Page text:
The Mason City Globe-Gazette from Mason City, Iowa on March 5, 1936 · Page 1
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March 5, 1936

The Mason City Globe-Gazette from Mason City, Iowa · Page 1

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Mason City, Iowa
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Thursday, March 5, 1936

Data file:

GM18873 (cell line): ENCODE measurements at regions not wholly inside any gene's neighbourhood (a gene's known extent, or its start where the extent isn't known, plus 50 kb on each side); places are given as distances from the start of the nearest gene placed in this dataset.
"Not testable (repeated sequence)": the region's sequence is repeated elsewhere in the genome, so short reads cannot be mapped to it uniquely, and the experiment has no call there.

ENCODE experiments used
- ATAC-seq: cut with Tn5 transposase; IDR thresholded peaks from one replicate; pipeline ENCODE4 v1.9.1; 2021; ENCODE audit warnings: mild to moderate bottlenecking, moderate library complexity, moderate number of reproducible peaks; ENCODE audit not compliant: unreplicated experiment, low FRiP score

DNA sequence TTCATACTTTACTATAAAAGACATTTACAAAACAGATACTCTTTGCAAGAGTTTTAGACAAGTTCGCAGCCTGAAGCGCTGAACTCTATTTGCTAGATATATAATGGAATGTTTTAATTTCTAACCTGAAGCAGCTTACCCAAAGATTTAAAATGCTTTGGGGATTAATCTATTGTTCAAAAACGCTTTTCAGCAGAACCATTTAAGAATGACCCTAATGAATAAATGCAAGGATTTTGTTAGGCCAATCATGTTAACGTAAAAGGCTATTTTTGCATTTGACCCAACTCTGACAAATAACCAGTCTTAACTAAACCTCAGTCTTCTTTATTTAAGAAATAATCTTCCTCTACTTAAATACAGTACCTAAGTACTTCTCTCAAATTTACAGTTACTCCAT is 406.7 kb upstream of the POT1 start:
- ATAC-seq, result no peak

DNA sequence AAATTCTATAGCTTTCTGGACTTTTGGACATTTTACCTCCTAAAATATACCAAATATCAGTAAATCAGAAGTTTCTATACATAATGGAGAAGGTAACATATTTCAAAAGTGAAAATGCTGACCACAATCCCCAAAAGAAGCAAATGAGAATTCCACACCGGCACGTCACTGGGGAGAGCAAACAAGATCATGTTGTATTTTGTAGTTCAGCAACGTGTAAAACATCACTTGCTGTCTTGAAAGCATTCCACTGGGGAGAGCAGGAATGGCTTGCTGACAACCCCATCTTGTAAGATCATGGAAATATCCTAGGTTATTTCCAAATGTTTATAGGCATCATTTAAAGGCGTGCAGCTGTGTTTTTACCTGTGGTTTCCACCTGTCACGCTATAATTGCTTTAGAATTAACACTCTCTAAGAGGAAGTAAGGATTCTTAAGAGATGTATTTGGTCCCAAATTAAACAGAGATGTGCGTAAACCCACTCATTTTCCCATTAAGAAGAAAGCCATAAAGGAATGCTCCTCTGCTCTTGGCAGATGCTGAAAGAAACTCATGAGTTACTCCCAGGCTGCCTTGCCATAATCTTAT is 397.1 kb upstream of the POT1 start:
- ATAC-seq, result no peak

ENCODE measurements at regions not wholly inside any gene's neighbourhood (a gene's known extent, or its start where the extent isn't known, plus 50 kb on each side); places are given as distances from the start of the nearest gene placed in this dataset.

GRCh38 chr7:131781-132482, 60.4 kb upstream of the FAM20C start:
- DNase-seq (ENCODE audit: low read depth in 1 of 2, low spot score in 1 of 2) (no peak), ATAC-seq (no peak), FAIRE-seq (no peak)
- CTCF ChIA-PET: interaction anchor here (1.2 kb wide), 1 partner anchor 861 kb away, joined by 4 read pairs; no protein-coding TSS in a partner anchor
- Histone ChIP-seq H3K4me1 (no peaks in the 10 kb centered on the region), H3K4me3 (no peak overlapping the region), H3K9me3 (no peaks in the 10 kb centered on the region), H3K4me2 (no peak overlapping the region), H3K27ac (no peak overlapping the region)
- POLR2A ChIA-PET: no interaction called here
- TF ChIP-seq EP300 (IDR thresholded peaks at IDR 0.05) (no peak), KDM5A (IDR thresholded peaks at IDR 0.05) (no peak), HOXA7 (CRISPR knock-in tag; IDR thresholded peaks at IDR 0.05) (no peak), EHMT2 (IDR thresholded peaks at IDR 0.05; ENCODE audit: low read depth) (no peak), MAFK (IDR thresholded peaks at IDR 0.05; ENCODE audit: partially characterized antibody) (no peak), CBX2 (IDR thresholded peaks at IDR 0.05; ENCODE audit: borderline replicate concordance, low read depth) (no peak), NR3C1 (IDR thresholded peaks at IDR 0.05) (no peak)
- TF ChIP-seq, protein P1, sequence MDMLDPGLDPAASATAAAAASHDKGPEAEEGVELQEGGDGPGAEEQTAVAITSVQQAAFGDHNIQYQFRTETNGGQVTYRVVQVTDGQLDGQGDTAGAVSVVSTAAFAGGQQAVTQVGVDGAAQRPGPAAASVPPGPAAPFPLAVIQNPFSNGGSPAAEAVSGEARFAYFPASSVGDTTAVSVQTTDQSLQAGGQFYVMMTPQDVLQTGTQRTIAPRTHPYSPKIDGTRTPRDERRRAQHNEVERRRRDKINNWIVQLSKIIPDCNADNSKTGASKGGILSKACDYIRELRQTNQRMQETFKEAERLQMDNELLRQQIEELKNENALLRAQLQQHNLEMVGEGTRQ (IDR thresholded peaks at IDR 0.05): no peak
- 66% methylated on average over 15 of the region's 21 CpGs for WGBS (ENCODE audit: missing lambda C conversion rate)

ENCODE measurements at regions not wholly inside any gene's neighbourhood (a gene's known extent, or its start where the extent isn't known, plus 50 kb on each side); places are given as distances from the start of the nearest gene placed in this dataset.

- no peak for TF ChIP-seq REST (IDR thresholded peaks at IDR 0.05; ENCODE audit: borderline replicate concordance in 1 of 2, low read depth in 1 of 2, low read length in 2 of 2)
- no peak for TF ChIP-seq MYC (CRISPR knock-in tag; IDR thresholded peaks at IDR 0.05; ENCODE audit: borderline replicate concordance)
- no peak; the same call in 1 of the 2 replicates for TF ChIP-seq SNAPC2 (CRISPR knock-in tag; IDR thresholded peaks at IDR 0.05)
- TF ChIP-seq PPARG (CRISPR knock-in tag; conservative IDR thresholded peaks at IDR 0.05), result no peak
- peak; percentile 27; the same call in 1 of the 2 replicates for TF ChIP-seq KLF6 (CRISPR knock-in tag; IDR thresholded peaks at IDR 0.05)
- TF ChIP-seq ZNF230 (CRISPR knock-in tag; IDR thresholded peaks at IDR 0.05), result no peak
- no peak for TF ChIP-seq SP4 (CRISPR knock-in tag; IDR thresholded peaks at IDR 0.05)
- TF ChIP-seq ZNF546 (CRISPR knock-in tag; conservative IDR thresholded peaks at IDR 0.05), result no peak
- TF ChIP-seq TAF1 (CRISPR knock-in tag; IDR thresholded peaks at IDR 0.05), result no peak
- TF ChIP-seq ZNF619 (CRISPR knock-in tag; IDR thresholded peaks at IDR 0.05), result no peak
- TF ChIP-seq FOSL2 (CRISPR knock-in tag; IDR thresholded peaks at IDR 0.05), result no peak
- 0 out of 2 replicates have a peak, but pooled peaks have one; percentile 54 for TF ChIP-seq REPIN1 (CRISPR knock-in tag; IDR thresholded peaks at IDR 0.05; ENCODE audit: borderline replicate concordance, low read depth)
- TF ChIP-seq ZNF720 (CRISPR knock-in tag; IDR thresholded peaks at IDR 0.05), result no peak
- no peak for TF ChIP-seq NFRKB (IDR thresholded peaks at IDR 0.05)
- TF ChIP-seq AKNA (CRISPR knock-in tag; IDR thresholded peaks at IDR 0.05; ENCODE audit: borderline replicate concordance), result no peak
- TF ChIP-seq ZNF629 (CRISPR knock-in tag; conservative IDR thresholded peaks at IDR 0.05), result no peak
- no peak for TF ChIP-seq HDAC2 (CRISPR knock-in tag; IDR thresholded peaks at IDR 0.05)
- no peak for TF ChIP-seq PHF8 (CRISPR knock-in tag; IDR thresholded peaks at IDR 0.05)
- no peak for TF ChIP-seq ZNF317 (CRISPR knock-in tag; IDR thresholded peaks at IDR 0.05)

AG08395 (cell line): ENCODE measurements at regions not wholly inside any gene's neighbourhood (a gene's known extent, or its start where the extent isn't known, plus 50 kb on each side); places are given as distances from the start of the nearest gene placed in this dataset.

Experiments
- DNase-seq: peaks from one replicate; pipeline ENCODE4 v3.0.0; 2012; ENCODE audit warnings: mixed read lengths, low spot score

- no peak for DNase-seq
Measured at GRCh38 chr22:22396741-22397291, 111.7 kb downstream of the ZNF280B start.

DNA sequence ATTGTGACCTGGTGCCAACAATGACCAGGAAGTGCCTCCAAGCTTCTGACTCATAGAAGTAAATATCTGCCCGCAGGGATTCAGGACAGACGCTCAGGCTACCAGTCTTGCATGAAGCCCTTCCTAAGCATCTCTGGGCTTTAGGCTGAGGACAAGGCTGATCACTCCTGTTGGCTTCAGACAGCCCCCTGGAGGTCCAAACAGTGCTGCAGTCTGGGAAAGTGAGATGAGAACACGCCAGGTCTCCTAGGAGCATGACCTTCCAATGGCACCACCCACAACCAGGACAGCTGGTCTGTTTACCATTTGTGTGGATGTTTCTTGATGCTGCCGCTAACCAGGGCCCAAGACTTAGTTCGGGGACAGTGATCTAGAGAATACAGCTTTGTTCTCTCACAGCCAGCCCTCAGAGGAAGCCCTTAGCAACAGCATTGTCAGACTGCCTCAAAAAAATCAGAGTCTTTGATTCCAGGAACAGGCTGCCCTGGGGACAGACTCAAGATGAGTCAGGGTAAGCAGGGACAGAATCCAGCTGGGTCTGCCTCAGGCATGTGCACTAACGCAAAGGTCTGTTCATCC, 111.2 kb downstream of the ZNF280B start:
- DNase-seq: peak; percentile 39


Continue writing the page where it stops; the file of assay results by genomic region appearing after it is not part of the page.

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. :v "i r I/ C .1 , ' T NORTH IOWA'S DAILY PAPER EDITED FOR THE HOME "THE NEWSPAPER THAT MAKES ALL NORTH 10WANS NEIGHBORS" H O M E E D I T I O N VOL. XLU F1VK CENTS A COPY ASSOCIATED PRESS LEASED WIKE SERVICE MASON CITY, IOWA- THUKSDAY, MARCH 5, 1936 THIS PAPER CONSISTS OF TWO SECTIONS SECTION ONE NO. 128 WATERS RECEDE AT MISSOURI VALLEY Death Gives Aid to F. R. Passing of Ritchie Is Advantage to New Deal. Bv CHARLES P. STEWART A S H I N G T O N , (CPA) -- To speak of the recent death of former Gov. Albert C. R i t c h i e of Maryland as a piece of g o o d luck for the new deal may be undiplomatic. N e v e r theless politicians a r e s a y i n g t h a t Ritchie, as an anti-new d e a l democrat, might have swung the free state away f r o m a p r o Roosevelt v o t e next November, but that it undoubtedly will give a Rooseyeltian majority with his influence gone. Senator Millard E. Tydings' democratic voice is predominant in Maryland with the former governor's passing. Tydings also has been adversely critical of the new deal, but he is a "party regular"-- uncnthusiastic a? to the present regime, but not a man to fight it, as Ritchie seemed to have made up his mind to do. Backs Administration. Indeed, Ritchie's funeral scarcely ·was over before Lansdale G. Scas- ser president of the Maryland senate' and a democratic power in the state's politics, proclaimed himself 'for the Roosevelt administration. It '---s a significant utterance, coming lid: Following so..soon after · ·'-' ""'· '',. death-it gave-the. m p r i . . ocratic-orgahlzaticHr perhaps had not changed, but at least had made up its mind. Maryland is not exactly a pivotal state, but Ritchie was something of a nivotal character. He was beaten for re-election in his last campaign but he remained democracy's leader in his commonwealth, 'which is rather more democratic than republican. He could easily have staged a comeback: had much prestige: repeatedly had been mentioned presiden- tially. Ally of Al Smith. Moreover,''he was a loyal ally of Al Smith. Al and Ritchie, "taking a walk together at the Philadelphia convention, would have been a formidable couple. Al can't be nearly so effective with no Ritchie to accompany him. possibly he will have other company,' but not in Ritchie's class, by a long shot. Death has been good to President Roosevelt. Ex-Governor Ritchie! Maryland! Senator Huey P. Long! Louisiana, most likely! And possibly Arkansas and Mississippi! He might even have been helpful to Gov. Eugene Talmadge in Georgia. President Roosevelt of course did not want Senator Long assassinated or ex-Governor Ritchie to die. Benefits Him Hugely. For all that, the elimination of Ritchie and Long benefits him hugely. This kind of talk may be gruesome. All the same, it's indulged in in Washington. It is common conversation how conveniently the mortality rate has adapted itself to the new deal's advantage. If an epidemic were to break out now in. .the ranks of the Liberty league the survivors would try to turn it to political purposes. The Liberty leaguers are just that ve- hemen't. Plan 30 Million Acres of Soil Rebuilding Crops BOY FALLS ON TINES OF FORK Lawrence Feldick, Buffalo Center, in Critical Condition. BUFFALO CENTER -- While helping his father to do the chores Thursday morning, Lawrence Feldick, 11, fell on a pitchfork which pierced his abdomen. At the hospital here, where he was brought for treatment, it was said that his chances for recovery were doubtful. The boy is the son of Mr. and Mrs. Ed Feldick, who farm northwest of Buffalo Center. His father was in the barn at the time the accident occurred but was unable to explain in what manner the boy happened to fall on the fork. It was believed the pitchfork may j have gone as deeply as the boy's j \ertebrae. He was rushed to the j hospital at once. i FARM PROGRAM IS OUTLINED AT 2 REGION MEETS Wallace Statement Read for Midwest Leaders at Chicago. CHICAGO, OT--Removal from production of approximately 30,000,000 acres of soil depleting crops and an increase of that amount in soil building crops was disclosed Thursday by Secretary of Agriculture Wallace as the 1936 goal of the administration's soil conservation program. A broad outline of the program was submitted by the secretary in a statement read simultaneously before regional conferences of agricultural leaders here and at Memphis, Tenn. The removal. Wallace said, would reduce the soil depleting acreage from a yearly average of 300,000,00 acres to 270,000,000 acres in M36. This, he said, would be ample at average yields to provide the nation a supply of food and fiber equal to domestic consumption in the 1920-1929 period. Same as Last Year. Farm leaders here said the 270,000,000 acres left in the production of major crops would be approximately the same amount farmed last year under the AAA crop reduction program. Similarly, the:3b,OOQiO.OO .acres ,to be devoted to legumes Ji|tesimilar", crops apprpxi- mates-the number of acres retired last year. A classification of crops into two divisions--soil building and soil exhausting--has been worked out and will be submitted to the two meetings, said Wallace. A two point system of conservation payments was proposed, the secretary said. Payment by Acre. First, a moderate payment would be made for each acre, up to a maximum, planted to soil conserving crops. Second, a larger soil improvement payment an acre would be made for land shifted from soil depleting crops to soil conserving crops, with the provision that this payment be made only up to a specified percentage. The actual amounts which could be paid farmers an acre would vary according to the productivity of the soil, said Wallace. In the south it would vary according to the soil depleting crop from which diversion was made. Farmers renting for cash would receive the entire payment. In the case of farms occupied by share tenants or share croppers, the proposal was for the division of payments between landlords and those actually occupying the land. 470 Millions Top. The "definite top" avaiable for the conservation program this year, said Wallace, was ?170,000,000. · "If soil payments are made at the rate of 75 cents to $1 an acre, there payments would total from 75 to 100,000 million dollars, the secretary explained. "Allowance has to be made for administrative expenses in Washington in the field. On this basis, there would be left for distribution as soil improvement payments somewhere in the neighborhood of 350 million dolars." This $350,000,000, divided among the 30,000,000 acres to be shifted to less profitable crops, would mean a national average of between ?11 and $12 an acre, the farmers estimated. Minimum Standard Set. The plan. Wallace said, proposed that a standard of minimum performance be set up to make sure that each farmer participating carried out genuine soil conservation operations on his farm. The program in the field would be administered by committees built around county associations of farmers. In counties which had only one committee under the AAA, this committee would continue to function. In other counties, a new committee would be set up to represent a combination of former AAA committees, to serve pending permanent organization in the field. The entire program, Wallace emphasized, would be made as flexible as possible to conform with needs of the individual farmers. "The 1936 plan," he said, "it is expected, will provide for regional differences in the kind and number of acres to be diverted." More Scientific Basis. Through research and experiment, the secretary said, a more scientific basis would be made available for During Strike in New York With elevator operators O n strike in New York, Mrs. Geraldine Goldin, above, found climbing the stairs to her office too much, so a felloiv worker played the gallant act and carried her up. Orders Strike Extended "Realty Men Refuse to Arbitrate on Closed Shop Issue. ARREST IS MADE Nationalist Leader Accused of Recruiting Soldiers for Revolution. SAN .JUAN, P. R., (.T)--United States Marshal Draughon Thursday arrested Pedro Albizu Campos, nationalist leader, on a charge of recruiting soldiers in a conspiracy to overthrow the government of the United States by force. The warrant for arrest also charged Campos, a lawyer and Harvard graduate, with inciting to insurrection. Campos surrendered to the marshal. Warrants on similar charges were issued for six other nationalists. During the last several months there have been frequent incidents involving nationalist and United States authorities. The nationalists »eck independence for Puerto Rico from the United States. Col. E. Francis Riggs. chief of insular police and former army officer, was assassinated Feb. 23 by two self confessed nationalists who were later killed, by police. During the election registration period in January, 12 persons were killed and more than 100 injured. Bar Trucks Carrying More Than Four Tons From Damaged Roads AMES. CT)--Trucks carrying more than four ton loads are barred from traveling on Iowa highways damaged by the recent thaw under a state highway commission ruling. The commission announced it is warning truckers to observe posted roads marked by highway patrolmen. On such roads, the commission said the regulations go immediately into effect. Northwest and north central highways were the main roads affected, but commission officials said the ban probably would be effective throughout the state in the next 10 days. the 1937 program and for later years. Wallace's statement was read here by M. L. Wilson, assistant secretary of agriculture. At Memphis it was read by H. R. Tolly, consultant of the agricultural adjustment administration. With Wilson here were three officials of the AAA--W. F. Callendar, assistant administrator; Gerald W. Thorne, director of the livestock division, and George Farrell. director of the grain division. NEW YORK, (/Pi--Carrying out his promise of a "fight to the finish" following unsuccessful j-.eace negotiations, James J. Bambrick. leader of the building workers strike, Thursday ordered his district lieutenants to prepare to call out employes in three sections of the city, one of them the big midtown office building area. In the midtown or grand central district are located some of the city's largest skyscrapers, notably Rockefeller Center, the Empire State building and the Chrysler tower. Orders for the strike call also went out to field operatives in two other sectors as yet unaffected by the' walkout--Harlem and Washington Heights. Friday, Bambrick declared, the strike zone would be extended to Brooklyn and Queens. He added that he had been notified by officials of the Hotel Employes union that workers in some of the city's largest hostelries would join the walkout Friday. Decline to Arbitrate. The statement of the strike leader, who is president of the local unit of the building service employes union, came after peace negotiations at city hall ended in sharp disagreement. Real estate owners, through representatives, declined to arbitrate on the closed shop issue, one of three demands the union is making. To the realty interest, Mayor La- Guardia, who has strenuously sought a settlement of the strike, said: "I want to appeal to the real estate interests to consider this offer. "The minute the arbitration offer is accepted the union will call off the strike and go back to work. I cannot see how any reasonable persons can reject any such offer." Opens Strike Probe. Bambrick previously had said that if an agreement was not reached by thj conference he would give the order to "tear up tie town.'' Because of Bambrick's statement, District Attorney William C. Dod_ge initiated a probe of strike activity and issued a siibpena "requesting" Bambrick to appear before him Thursday to answer questions concerning violent parade on fashionable Park avenue and "inciting to riot." "There seems to be no possibility of agreement despite the fact that the union has offered to arbitrate any question and return io work Thursday morning." the mayor said. "The union's otter to arbitrate every question has been rejected." The mayor's announcement came at the end of an all night conference at which city and federal officials had tried to end the strike. SUBCOMMITTEE HEARS WAYS TO BOOST REVENUE Senate Approves Norns Program for Rural Electrification. WASHINGTON, (/T) -- Administration experts submitted to a house ways and means subcommittee Thursday suggestions for raising up to .fMG.OOO.OOO additional revenue from income taxes and 5221,000,000 annually from f a r m processing taxes. Chairman Samuel B. Hill (D., fWash.) emphasized to reporters that the figures and schedules were mere suggestions for possible sources of revenue submitted to the subcommittee because it wants complete information on ail methods of obtaining money to meet President Roosevelt's tax proposals. The income tax material came from treasury experts, while agriculture department officials supplied the processing tax estimates. Experts Give Figures. The treasury experts, Hill said, also turned in figures to show how a 1 per cent general manufacturers excise tax would bring in around $180,000,000 a year, while a 5 per cent tax would yield about $910,000,000. Hill said the proposed excise levies would not apply to liquor and tobacco,; already taxed, nor :to food, clothing- a1ia"medicihe. The present yield from excise taxes, he said, "is about 5380,000,000. The senate Thursday passed the $420.000,000 Norris rural electrification bill and sent it to the house. ]0 Year Program. Seeking to undertake a 1 year program to electrify rural America, the bill would authorize lending $50,000,000 a year for the next two years and .$40,000.000 a year for eight years thereafter. Loans could be made to states, rural communities, co-operatives or limited dividend corporations to finance generating and distributing facilities. The bill also would permit loans to farmers for household and farm equipment to use the power. President Roosevelt turned to the big question--how much to spend for relief next year--as congress explored methods of meeting his request for more taxes. Generally regarded as the last major item in his program for this session of congress, relief needs were to occupy a white house conference Thursday night. Secretary Morgenthau and Harry L. Hopkins, the WPA administrator, were among those called to talk about the recommendation Mr. Roosevelt has promised to make between March 10 and 19. Two billion dollars has been mentioned unofficially as the sum that might be sought. Behind Closed Doors. Preliminary work on the new tax program went on behind closed doors of a capitol committee room. Chairman Doughton of the house ways and means committee told reporters "it would suit me" if congress could raise needed revenue by taxes on corporation earnings and incomes of certain processors of farm products, without resort to new levies similar to the outlawed processing taxes. In a surprise move before the supreme court, the government obtained dismissal of its two appeals from lower court decisions that it had no right to condemn land for PWA slum clearance and low cost housing projects. Attack Discrimination. While Senator Borah of Idaho was raising the issue of chain store price discrimination in 'his campaign for the republican presiden- tal nominaton, the federal trade commission took action on a rejated question. It ordered the Goodyear Tire and Rubber company to cease discriminating in price between Sears Roebuck and company and ordinary retail dealers. Possibility of an attempt to revive government regulation of industrial wages and hours at the next session of congress was suggested by a report of a committee in the president's industrial council. It recommended creation of a new commission to direct such regulation. Testimony, that regional employes of Crew Lcvick company, a subsidiary of Cities Servce company, destroyed reports on efforts made to defeat the holding company regulation bill was received by the senate lobby committpp ON THE INSIDE KOKI HIROTA Hirota Given Task of Forming New Cabinet ON PAGE 2 New $2,500 Snowplow ·Gets Stalled in Drift ON STATE PAGE Two Iowa Insurance Firms Lose Licenses ON PAGE 18 School Board Explains $27,500 Tax Proposal ON PAGE 10 House Destroyed, Lakota Man Badly Burned by Blast Explosion Believed to Have Been Caused by Leak m Gasoline Pipe. LAKOTA--W. E. Gutknecht, lo cal hardware dealer, was severely burned by an explosion which shook houses in his neighborhood and caused a fire which destroyed his house here Thursday morning. Mr. Gutknecht, who was in the basement, where the blast occurred, rushed out of the house and rolled on the snow to put out the flames on his clothing. It was believed, according to firemen, that a pipe in the tank in the basement, where gasoline was kept for the stove, leaked. Mr. Gutknecht was in the basement getting a washing machine \ ready for washing. Calls to His Wife. When the explosion occurred, he called to his wife, who was on the second floor, and .she succeeded in getting out without difficulty. She called for help. The impact of the explosion was so great that it blew out the foudation walls on two sides and immediately started flames. Flames spread so quickly that when firemen arrived soon afterward, they found they were unable to save the structure and devoted their efforts to keeping the fire from spreading to nearby houses. The extent of other damage which might have- been done in the house by the explosion was effaced by the flames. Houses in that block were shaken by the explosion and the sound of the blast was heard in most of the town. Both Arms Burned. Mr. Gutknecht was taken to a physician's office for treatment. He suffered second degree burns on both arms, his face and head were burned and he was injured otherwise. He was taken to the home of his parents. Mr. and Mrs. August Gutknecht here. "Our Own Hardware" is operated by Mr. Gutknecht, who is of middle age. He and his wife lived alone in the house and have no children. A sister of Mr. Gutknecht. Lena Gutknecht. is a teacher in JIcKin- ley school in Mason Ci'.y. Iowa Learns That Winter Is Not Over A cold wave moved down upon Iowa from the north Thursday, which the weatherman said would drop temperatures to zero and below readings in the north part of the state. "By early Friday," he said, "the northwest section will record zero, the northeast 10 below, the south- last 5 above and the southwest 10 above. "And that," he added, "should be warning enough winter isn't over." Just Cold Wave. Apparently the cold wave is just a cold wave, for the weatherman said skies would remain clear. It won't last long either, for he predicted rising temperatures in the north and west by Friday afternoon. At Northwood, the mercury dropped to only 3 above zero early Thursday and the minimum in Mason City was 7 above. The temperature here had risen to S above at 8 a. m. and climbed but slowly, despite a bright sun. Mason City's maximum of Wednesday was 29 degrees above zero. Charles City reported 14 above as its early Thursday minimum. All official stations reported freezing temperatures, according to the Associated Press. Arrests Flood Rise. In a special river bulletin, C. D. Reed, federal meteorologist, said the colder weather would arrest the rise of flood waters for the next two or three days at least. He pointed out, however, that very little of the winter's precipitation has run off the upper reaches of the Des Moines, Raccoon and other rivers with headwaters in Northern Iowa. "The ice still holds in North Iowa too," he said, "and warm, rainy weather can yet produce floods." FLOOD WARNING FLIES AT OTHER POINTS IN IOWA Ice J a m s Threaten to Dam Iowa River at Marshalltown. TheWeaihei FORECAST IOWA: Fair Thursday night and Friday; much colder; moderate cold wave in extreme east portion Thursday night; rising temperatures in west and north portions Friday afternoon. MINNESOTA: Fair, colder in extreme southeast, not quite so cold in north late Thursday night; Friday becoming unsettled, rising; temperature. IN MASON CITY Globe-Gazette weather figures for 24 hour period ending at 8 o'clock Thursday morning: Maximum Wednesday 29 above Minimum in night 7 above At 8 a. m. Thursday 8 above Wednesday night's sudden drop of the mercury contained a reminder of February's weather. While there was a little thawing Wednesday, this activity was at a standstill Thursday. A north wind nullified the effects of a bright sun. SELASSIE READY TO MAKE PEACE Accepts League Plea Without Reservations; Italy Will Give Conditions. By THE ASSOCIATED PRESS The league of nations' appeal for peace was accepted without qualification by Emperor Haile Selassie of Ethiopia, but an Italian source said Italy would accept it only under certain conditions. Just what those conditions were was not stated, but it was assumed that Italy'would demand the right to keep the portions of Ethiopia she has conquered. On the battlefronts. the Italians reported that they were continuing their mopping up operations along the Takkaze river. The Ethiopians stated that an Italian plane had bombed a British Red Cross unit. Embargoes on Heavy Loads Are Imposed MARSHALLTOWN, (.T)--An embargo fixing a maximum gross weight of 6.000 pounds on county and township roads has been adopted by the Marshall county board of supervisor?, the embargo to be effective at the discretion of the county engineer. Tama county has placed nn embargo with a maximum gross weight of 8,000 pounds. MISSOURI VALLEY, (.T)--Flood warnings flew at several other Iowa points Thursday as the water which washed out of the Boycr river and Willow creeks here Wednesday, driving 600 persons from their homes, slowly receded. Hamburg, on the lower Nishnabotna, reported the river up more than three feet during the night and washing within five inches of the top of levees which protect the south and east sections of the town from inundation. CCC workers from Sidney and Rockport, Mo,, labored to reinforce the flood wall there, Ice dams Threaten. At Marshalltown, ice j a m s threatened to turn the Iowa river into a flood lake, while the Skunk river, rising steadily, warned residents of the Green Bay area north of Fort Madison of damaging floods. Shenandoah. on the east Nishnabotna fork, reported the river still rising over lowlands. At Riverton, near the junction of the east and west Nishnabotna forks, the flood stood more than a mile wide, covering Burlington railroad tracks and baiting service. Flood water also swept over railroad tracks at Coburg, between Red Oak and Shenandoah. C. D. Reed, federal meteorologist at Des Moines, reported that freezing temperatures--expected to go to zero and below in North .Iowa early .Friday--would halt the runoff of thaw water somewhat. Than- SHU Coming. But he warned that little of the heavy snow blanket over the north half of the state has melted away and that floods still arc in prospect on streams with their headwaters rising in the north. The water fell back from a foot to more than two feet in the 50 blocks of flooded dwelling- area in south and west Missouri valley Thursday. Engineers pointed out, however, that the fall was resulting- from a spread out of the flood water over more territory through broken dikes rather than from any great drainage through the ice jam at the mouth of the Boyer river. "The Boyer river valley," they said, "apparently is going to be a lake, from its mouth, 12 miles south of here, to Mondamin, 18 miles north, until the Missouri river ice goes out and the Big Muddy can take care of this water." Rescued From Flood. Dr. Carl F. Jordan of the state department of health, established disease prevention rules for Missouri Valley residents Thursday. Two persons suffering scarlet fever, one with mumps and one with measles, were isolated in the vacant house hospital established Wednesday. They were rescued from flood Surrounded homes. The North Western railroad had more than 200 men repairing 2,500 feet of flood wrecked track south of here. Gas plant employes said they hoped to re-establish gas service from the flooded gas plant by night. Refugees were being fed at a kitchen set tip in the Presbyterian church basement and manned by WPA sewing project women turned cooks. No Typhoid Reported. W. R. Mark of the health department said no. typhoid has been reported thus far. Most of the families in the flooded area were dependent upon weils for water. Health officials warned against using water from surface wells in the area. Harrison county Red Cross officials awaited word from St. Louis headquarters on their appeal for aid in rehabilitation and sanitation. SO Blocks Under Water. More than 50 blocks of the city- proper was under water. Refugee's were housed in temporary quarters hastily provisioned. The Omaha Salvation Army unit imported 275 complete outfits of clothing. Relief agencies were caring for an esti- j mated 600 to 700 refugees in this ' city alone. The heavily flooded, area extended '.wo miles west of Missouri Valley and IS miles north to Mondamin. Another strip three miles further west was partially flooded. Livestock Losses Heavy. Farmers reported heavy livestock losses, mostly fat hogs which killeil themselves by slashing their throats with their feet as they attempted tn swim to safety. No loss of human life was reported in this area. The West Nishnabotna river near Sidney rose to the highest levela